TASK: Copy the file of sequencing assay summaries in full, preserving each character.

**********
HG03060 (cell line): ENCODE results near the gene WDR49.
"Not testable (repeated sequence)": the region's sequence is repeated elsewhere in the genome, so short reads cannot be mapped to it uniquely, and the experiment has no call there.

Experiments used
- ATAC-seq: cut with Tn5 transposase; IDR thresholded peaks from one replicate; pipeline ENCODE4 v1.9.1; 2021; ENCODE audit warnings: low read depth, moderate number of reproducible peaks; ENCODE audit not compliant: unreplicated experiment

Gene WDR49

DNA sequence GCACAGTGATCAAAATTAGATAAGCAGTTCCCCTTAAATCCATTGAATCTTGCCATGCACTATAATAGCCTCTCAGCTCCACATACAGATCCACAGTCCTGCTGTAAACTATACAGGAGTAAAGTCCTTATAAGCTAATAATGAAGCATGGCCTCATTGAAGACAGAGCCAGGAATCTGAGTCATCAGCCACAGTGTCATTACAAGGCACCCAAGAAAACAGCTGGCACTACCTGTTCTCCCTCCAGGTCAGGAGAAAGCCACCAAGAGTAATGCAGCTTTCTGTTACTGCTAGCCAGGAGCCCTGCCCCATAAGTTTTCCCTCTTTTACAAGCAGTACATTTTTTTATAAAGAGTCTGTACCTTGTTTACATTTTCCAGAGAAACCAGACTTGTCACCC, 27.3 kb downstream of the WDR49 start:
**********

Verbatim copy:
HG03060 (cell line): ENCODE results near the gene WDR49.
"Not testable (repeated sequence)": the region's sequence is repeated elsewhere in the genome, so short reads cannot be mapped to it uniquely, and the experiment has no call there.

Experiments used
- ATAC-seq: cut with Tn5 transposase; IDR thresholded peaks from one replicate; pipeline ENCODE4 v1.9.1; 2021; ENCODE audit warnings: low read depth, moderate number of reproducible peaks; ENCODE audit not compliant: unreplicated experiment

Gene WDR49

DNA sequence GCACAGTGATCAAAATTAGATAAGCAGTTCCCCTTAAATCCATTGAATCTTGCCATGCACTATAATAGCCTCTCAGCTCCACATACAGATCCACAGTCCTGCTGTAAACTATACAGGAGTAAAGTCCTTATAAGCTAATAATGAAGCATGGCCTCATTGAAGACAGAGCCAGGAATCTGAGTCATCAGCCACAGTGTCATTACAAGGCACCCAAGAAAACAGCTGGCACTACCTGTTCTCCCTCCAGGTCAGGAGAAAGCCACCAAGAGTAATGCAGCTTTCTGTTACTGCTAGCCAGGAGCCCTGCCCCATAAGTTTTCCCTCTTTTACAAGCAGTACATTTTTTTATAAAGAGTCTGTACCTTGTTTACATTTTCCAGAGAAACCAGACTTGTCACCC, 27.3 kb downstream of the WDR49 start: